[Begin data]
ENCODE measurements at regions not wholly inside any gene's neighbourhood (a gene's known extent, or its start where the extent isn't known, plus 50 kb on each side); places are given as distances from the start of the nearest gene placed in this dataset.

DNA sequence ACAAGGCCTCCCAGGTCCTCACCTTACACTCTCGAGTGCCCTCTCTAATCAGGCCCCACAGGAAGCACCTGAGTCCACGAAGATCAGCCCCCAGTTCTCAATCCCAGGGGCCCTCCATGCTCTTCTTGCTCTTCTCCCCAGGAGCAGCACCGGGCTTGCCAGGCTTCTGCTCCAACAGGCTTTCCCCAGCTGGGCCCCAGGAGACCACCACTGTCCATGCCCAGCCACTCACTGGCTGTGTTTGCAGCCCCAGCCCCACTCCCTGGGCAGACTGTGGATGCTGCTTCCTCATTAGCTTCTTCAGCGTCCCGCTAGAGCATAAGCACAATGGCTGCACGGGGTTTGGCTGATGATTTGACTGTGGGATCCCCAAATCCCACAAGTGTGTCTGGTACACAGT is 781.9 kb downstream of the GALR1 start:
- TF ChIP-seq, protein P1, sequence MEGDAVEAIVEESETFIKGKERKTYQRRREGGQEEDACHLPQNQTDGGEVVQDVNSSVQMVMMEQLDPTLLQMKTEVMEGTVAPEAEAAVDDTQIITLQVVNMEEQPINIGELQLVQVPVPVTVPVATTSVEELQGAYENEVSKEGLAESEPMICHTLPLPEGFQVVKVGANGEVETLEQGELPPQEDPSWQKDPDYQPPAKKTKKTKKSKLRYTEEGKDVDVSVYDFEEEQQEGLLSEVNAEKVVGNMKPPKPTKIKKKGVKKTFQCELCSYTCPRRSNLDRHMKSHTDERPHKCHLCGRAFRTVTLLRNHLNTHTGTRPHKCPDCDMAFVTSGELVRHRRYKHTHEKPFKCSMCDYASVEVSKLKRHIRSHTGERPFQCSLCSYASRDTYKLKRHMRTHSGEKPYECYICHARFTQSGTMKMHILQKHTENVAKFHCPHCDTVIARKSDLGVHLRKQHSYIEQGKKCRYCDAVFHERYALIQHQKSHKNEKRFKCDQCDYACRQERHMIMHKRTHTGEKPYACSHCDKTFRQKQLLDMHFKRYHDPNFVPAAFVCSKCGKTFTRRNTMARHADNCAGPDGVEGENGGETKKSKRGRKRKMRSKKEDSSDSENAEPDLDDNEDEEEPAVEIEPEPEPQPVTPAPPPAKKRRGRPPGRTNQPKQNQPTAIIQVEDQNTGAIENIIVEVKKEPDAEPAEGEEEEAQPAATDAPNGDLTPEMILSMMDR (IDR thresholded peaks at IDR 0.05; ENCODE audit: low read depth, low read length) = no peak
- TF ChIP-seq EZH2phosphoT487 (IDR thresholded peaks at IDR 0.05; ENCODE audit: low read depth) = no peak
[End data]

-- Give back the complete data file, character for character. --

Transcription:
ENCODE measurements at regions not wholly inside any gene's neighbourhood (a gene's known extent, or its start where the extent isn't known, plus 50 kb on each side); places are given as distances from the start of the nearest gene placed in this dataset.

DNA sequence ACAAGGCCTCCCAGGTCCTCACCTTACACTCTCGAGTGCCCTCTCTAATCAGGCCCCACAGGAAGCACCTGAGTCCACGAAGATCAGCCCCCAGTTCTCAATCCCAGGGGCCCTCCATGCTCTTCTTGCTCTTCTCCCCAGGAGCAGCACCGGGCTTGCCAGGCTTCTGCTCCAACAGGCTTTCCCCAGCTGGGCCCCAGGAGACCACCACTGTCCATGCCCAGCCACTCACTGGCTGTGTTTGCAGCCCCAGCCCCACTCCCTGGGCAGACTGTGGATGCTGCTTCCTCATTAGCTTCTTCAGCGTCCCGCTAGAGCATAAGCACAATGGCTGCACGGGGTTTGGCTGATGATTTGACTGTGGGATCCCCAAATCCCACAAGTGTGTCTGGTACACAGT is 781.9 kb downstream of the GALR1 start:
- TF ChIP-seq, protein P1, sequence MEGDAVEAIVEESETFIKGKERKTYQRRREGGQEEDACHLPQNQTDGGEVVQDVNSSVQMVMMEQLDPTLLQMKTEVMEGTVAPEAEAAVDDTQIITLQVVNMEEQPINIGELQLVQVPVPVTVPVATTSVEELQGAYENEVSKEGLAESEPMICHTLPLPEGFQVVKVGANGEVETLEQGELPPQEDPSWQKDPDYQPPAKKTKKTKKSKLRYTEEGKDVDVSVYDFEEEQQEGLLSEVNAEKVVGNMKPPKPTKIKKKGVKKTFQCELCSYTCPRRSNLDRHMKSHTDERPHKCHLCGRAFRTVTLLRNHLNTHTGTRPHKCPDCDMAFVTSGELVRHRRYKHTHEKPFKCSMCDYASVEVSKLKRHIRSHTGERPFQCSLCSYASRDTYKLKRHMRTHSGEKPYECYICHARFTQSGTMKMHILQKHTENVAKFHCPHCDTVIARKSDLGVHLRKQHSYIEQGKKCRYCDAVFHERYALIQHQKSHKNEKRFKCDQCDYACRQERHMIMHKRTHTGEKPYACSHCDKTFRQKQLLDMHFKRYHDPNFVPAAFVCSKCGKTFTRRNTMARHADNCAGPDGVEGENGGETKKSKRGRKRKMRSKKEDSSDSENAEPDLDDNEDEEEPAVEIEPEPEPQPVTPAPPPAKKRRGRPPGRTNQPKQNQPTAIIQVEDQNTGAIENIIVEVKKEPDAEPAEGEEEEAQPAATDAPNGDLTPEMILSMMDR (IDR thresholded peaks at IDR 0.05; ENCODE audit: low read depth, low read length) = no peak
- TF ChIP-seq EZH2phosphoT487 (IDR thresholded peaks at IDR 0.05; ENCODE audit: low read depth) = no peak